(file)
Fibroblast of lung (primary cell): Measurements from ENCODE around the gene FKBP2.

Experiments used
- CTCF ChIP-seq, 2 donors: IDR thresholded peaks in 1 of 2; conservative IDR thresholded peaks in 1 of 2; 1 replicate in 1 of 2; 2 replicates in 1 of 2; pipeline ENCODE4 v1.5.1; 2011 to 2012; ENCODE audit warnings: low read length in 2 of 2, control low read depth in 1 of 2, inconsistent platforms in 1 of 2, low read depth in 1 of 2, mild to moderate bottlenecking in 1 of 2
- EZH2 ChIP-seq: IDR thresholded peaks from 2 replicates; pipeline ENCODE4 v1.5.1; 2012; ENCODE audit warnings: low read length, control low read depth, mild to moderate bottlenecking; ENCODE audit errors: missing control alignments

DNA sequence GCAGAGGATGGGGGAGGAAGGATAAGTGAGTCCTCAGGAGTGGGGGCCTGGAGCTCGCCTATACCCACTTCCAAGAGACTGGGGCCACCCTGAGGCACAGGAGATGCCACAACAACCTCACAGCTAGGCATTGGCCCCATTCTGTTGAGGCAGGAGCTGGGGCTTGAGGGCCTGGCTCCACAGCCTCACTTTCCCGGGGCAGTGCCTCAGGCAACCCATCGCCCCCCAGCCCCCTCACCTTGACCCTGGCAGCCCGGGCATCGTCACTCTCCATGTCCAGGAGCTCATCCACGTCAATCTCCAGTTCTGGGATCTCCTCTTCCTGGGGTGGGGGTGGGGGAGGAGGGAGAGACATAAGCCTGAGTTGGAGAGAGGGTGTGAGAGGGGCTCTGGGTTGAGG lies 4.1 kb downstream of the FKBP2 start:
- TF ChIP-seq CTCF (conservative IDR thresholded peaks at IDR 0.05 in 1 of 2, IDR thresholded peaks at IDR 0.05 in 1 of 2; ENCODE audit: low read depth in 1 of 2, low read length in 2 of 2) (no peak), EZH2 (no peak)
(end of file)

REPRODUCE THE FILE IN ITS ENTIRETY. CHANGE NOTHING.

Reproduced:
Fibroblast of lung (primary cell): Measurements from ENCODE around the gene FKBP2.

Experiments used
- CTCF ChIP-seq, 2 donors: IDR thresholded peaks in 1 of 2; conservative IDR thresholded peaks in 1 of 2; 1 replicate in 1 of 2; 2 replicates in 1 of 2; pipeline ENCODE4 v1.5.1; 2011 to 2012; ENCODE audit warnings: low read length in 2 of 2, control low read depth in 1 of 2, inconsistent platforms in 1 of 2, low read depth in 1 of 2, mild to moderate bottlenecking in 1 of 2
- EZH2 ChIP-seq: IDR thresholded peaks from 2 replicates; pipeline ENCODE4 v1.5.1; 2012; ENCODE audit warnings: low read length, control low read depth, mild to moderate bottlenecking; ENCODE audit errors: missing control alignments

DNA sequence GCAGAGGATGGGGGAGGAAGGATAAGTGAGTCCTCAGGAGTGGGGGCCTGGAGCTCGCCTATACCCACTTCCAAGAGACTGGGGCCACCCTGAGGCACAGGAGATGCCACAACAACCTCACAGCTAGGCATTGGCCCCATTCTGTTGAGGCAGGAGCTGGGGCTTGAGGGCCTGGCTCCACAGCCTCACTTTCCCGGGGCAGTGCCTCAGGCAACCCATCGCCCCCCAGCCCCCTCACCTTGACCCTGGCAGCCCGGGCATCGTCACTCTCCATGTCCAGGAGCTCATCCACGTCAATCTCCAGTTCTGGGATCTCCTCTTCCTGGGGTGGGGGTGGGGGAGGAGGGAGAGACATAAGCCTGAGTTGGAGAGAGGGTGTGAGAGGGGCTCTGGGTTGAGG lies 4.1 kb downstream of the FKBP2 start:
- TF ChIP-seq CTCF (conservative IDR thresholded peaks at IDR 0.05 in 1 of 2, IDR thresholded peaks at IDR 0.05 in 1 of 2; ENCODE audit: low read depth in 1 of 2, low read length in 2 of 2) (no peak), EZH2 (no peak)